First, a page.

And that in a nutshell is the huge obstacle facing Memphis. The high cumulative tax rate drives people, especially the middle class, out of Memphis (and often out of Shelby County altogether) leaving the regressive tax burden to fall even more heavily on low income Memphians.
The cumulative city-county tax rate for Memphians is $7.4732 per $100 of assessment; in Knoxville, it’s $5.50; in Chattanooga, it’s $5.356; and in Nashville/Davidson County, it’s only $4.69.
TACIR reported that the effective property tax rates were lowest in Sevier County at .35% benefiting from its strong tourism industry) to the highest in Shelby County at 1.29%. No other county had an effective tax rate of more than .95% and that was Nashville/Davidson County.
A telling fact in the report is that the tax burden for a family of three in Tennessee’s wealthiest county – Williamson County – pays only $230 more a year. What makes that remarkable is that median value of housing there is $267,700 compared to $118,200 in Shelby County and median household income there is $94,372 annually compared to $54,924 in Shelby County.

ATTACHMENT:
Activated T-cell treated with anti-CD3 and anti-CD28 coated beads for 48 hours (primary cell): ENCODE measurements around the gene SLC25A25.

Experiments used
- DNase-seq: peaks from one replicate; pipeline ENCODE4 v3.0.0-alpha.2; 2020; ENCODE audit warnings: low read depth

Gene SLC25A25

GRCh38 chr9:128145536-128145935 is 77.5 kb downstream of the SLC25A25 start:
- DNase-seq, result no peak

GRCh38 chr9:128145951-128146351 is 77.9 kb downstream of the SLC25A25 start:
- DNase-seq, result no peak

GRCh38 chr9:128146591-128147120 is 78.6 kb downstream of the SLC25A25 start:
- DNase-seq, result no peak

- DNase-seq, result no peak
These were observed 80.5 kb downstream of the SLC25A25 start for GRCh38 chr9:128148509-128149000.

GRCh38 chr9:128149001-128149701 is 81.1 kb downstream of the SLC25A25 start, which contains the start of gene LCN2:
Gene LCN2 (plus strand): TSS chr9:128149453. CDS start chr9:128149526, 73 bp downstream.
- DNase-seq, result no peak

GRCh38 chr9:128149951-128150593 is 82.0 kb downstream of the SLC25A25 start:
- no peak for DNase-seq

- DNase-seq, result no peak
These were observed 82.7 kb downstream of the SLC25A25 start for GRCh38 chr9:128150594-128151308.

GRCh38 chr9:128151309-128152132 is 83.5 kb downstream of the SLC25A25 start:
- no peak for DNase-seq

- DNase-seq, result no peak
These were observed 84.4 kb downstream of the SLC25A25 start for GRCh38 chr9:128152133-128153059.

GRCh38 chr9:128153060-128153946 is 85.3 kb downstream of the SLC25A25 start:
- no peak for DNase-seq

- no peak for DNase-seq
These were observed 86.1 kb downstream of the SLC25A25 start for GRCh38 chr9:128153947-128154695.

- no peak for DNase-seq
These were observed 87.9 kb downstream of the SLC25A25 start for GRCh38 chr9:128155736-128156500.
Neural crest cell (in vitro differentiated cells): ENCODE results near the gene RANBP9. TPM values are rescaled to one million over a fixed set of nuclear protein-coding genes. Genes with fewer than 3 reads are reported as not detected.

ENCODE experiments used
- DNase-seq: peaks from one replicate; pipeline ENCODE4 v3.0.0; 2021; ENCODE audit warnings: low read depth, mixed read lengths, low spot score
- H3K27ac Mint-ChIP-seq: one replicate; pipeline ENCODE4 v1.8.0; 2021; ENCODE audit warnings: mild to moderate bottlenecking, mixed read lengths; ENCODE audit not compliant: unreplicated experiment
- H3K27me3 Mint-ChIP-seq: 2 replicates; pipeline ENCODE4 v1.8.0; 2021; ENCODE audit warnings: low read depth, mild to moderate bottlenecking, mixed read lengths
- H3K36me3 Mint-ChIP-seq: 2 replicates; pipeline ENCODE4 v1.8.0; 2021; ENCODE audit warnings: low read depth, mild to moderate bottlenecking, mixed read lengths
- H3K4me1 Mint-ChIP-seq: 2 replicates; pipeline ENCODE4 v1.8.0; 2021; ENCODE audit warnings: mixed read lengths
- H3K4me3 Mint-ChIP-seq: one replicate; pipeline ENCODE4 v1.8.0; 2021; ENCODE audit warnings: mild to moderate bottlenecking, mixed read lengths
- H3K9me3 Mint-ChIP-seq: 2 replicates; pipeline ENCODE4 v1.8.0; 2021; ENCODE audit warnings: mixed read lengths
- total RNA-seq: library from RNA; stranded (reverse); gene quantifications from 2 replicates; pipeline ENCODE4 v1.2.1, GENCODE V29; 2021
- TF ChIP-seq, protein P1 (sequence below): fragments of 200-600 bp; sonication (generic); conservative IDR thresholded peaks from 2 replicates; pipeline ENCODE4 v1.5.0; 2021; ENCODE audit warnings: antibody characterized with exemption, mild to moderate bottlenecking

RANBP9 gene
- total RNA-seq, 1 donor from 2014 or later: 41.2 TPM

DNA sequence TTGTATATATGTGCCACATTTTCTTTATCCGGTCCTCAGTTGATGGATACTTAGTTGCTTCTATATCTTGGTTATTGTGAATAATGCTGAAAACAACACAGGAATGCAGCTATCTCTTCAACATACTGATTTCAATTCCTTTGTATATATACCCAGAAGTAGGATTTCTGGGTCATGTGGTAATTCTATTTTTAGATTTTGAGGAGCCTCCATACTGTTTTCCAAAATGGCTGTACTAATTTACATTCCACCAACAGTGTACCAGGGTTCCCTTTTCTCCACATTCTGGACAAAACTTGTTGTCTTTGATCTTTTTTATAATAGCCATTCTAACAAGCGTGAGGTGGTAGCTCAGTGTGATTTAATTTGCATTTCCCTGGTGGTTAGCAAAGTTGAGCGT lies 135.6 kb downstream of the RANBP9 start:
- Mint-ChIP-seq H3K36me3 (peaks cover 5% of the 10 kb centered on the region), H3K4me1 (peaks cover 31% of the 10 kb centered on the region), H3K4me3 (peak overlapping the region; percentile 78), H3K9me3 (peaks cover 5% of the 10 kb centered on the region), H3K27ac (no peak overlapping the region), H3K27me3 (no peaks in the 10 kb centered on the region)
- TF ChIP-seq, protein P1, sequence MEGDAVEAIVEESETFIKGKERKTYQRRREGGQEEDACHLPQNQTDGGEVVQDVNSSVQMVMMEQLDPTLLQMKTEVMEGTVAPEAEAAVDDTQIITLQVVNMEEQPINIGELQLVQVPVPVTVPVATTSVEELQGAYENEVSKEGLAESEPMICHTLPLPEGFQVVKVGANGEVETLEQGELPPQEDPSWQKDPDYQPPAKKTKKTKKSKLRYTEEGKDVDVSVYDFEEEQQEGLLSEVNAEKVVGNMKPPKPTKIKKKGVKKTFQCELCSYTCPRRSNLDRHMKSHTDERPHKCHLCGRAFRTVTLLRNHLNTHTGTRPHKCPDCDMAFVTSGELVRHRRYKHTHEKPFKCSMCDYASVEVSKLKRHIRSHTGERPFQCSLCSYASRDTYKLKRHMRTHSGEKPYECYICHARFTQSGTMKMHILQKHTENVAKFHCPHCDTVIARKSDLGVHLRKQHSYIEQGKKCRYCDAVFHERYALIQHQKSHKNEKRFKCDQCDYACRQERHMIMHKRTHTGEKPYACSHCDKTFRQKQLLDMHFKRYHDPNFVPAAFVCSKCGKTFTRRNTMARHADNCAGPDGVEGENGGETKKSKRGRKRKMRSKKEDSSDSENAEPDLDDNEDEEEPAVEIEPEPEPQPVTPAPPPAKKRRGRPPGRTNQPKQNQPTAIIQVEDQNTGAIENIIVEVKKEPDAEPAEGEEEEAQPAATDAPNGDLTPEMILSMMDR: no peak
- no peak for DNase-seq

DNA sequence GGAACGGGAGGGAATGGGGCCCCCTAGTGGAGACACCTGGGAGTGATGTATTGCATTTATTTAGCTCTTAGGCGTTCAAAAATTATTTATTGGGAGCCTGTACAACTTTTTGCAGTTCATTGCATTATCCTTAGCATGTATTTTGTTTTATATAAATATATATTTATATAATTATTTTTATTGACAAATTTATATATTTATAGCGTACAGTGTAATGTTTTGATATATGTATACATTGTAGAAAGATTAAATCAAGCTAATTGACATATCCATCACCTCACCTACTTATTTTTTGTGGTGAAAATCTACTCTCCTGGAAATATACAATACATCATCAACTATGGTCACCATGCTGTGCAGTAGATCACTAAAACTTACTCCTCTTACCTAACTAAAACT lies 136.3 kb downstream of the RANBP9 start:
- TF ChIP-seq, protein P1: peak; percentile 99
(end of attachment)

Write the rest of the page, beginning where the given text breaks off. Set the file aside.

Tale Of The Tape
Here’s the tale of the tape on the regressive tax structure of Shelby County:
* Families making $20-29,000 pay 5% of their income in taxes
* Families making $30,000-39,999 pay 4.7%; families making $40,000-49,999 pay 3.2%;
* And remarkably, families making $50,000-69,999 pay 2.8 percent (or 2.2 percent less than families who earn less than a third of their incomes).
Addicted To Regressive Taxes
If there’s any consolation, and this is cold comfort indeed, Shelby County is #3 of Tennessee’s most regressive counties among 95 – behind Williamson County and Nashville/Davidson County.
In its report, TACIR looked at property tax rates, local option sales tax rates and wheel taxes.
The average adjusted property tax rate in Tennessee was $2.337. Shelby County’s is $4.09, the highest in Tennessee.
The average local option sales tax rate in Tennessee is $2.42. Shelby County’s is 2.25%, while about 35 counties have maxed out at 2.75%.
The average wheel tax among the 55 counties who have them was $35.16, with the highest in Crockett County. Shelby County’s wheel tax is $50 for private cars and $20 for motorcycles.